The movements of the teams in the synchronized space swimming event are not only rehearsed but draw from their Earth-based Olympic disciplines; the team members dance to music, tumble and touch hands, imitating movements from the Olympic synchronized swimming events. Two pairs of astronauts in dark blue jumpsuits stand in two rows and perform a dance routine to music under conditions of weightlessness. The back row moves to the left while the front row moves to the right, performing several turns around their vertical axis on a spot. They extend their hands one after the other and simulate diving underwater. The front row moves backwards while the back row floats forward above the two front row astronauts. All four astronauts touch their feet in the centre and wave at each other, and they then perform very slow synchronous somersaults. They finish standing with their hands stretched above their heads. The sharpshooters, though they are using elastic bands aimed at a board, imitate the focus, bodily position and concentration of the shooting disciplines at the Olympics. In the lack-of-floor routines, participants similarly perform cartwheels, summersaults and dance to music, but they take advantage of the lack of gravity to utilize aerial spins and twists, thus showcasing the astronauts’ spectacular and inventive athletic abilities.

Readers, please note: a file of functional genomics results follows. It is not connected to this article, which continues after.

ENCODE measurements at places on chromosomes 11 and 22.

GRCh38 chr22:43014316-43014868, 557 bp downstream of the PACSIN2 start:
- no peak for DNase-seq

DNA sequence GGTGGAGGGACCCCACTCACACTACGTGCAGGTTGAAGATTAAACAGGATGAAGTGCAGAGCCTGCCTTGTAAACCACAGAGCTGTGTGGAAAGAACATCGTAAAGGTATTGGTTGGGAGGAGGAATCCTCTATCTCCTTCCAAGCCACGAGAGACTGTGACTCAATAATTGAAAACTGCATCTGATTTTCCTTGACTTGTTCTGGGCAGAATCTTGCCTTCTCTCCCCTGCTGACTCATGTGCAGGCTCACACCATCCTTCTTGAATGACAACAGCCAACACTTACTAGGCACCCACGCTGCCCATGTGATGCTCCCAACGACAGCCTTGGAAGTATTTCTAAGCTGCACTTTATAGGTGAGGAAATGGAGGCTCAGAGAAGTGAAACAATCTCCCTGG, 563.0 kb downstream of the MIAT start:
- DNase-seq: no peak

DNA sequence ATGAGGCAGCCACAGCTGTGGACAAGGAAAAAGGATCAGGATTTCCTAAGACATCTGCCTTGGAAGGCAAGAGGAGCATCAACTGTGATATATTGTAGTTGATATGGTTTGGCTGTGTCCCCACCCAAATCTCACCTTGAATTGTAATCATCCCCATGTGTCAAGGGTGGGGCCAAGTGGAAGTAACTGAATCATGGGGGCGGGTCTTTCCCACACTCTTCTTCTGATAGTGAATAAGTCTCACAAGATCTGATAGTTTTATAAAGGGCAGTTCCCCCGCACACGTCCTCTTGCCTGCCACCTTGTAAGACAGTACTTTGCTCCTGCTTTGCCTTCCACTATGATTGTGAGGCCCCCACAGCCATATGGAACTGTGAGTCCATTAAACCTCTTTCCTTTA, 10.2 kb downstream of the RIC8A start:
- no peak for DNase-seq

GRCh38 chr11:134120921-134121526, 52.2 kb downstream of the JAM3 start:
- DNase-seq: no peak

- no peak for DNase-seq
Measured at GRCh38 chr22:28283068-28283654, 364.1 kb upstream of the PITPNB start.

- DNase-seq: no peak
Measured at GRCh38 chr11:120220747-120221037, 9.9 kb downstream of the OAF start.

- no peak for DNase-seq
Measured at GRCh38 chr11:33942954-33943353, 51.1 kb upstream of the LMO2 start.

The framing of the Space Olympics reflects the values of a world in which an analogous event was already available and common. It parallels the Olympic Games, as the participants are also extraordinary athletes whose abilities have been carefully cultivated and maintained for years. Neither the Olympics nor the Space Olympics are available or accessible to the majority of the human population; however, by simulating the performances of Olympic athletes in zero gravity, Space Olympics suggests that this event, like the Olympic Games, not only has a great potential for the future but also plays a role in invoking a shared history. This historical perspective allows for a deeper understanding of past athletic rivalry between Russia and the U.S.A,, for example, when the teams compete in synchronized space swimming.